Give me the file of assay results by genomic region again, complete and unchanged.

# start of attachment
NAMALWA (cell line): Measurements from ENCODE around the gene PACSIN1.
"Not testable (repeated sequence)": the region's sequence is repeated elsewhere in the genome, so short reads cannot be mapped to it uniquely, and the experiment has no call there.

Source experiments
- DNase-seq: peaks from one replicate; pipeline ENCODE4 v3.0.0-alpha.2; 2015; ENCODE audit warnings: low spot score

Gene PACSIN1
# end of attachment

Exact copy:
NAMALWA (cell line): Measurements from ENCODE around the gene PACSIN1.
"Not testable (repeated sequence)": the region's sequence is repeated elsewhere in the genome, so short reads cannot be mapped to it uniquely, and the experiment has no call there.

Source experiments
- DNase-seq: peaks from one replicate; pipeline ENCODE4 v3.0.0-alpha.2; 2015; ENCODE audit warnings: low spot score

Gene PACSIN1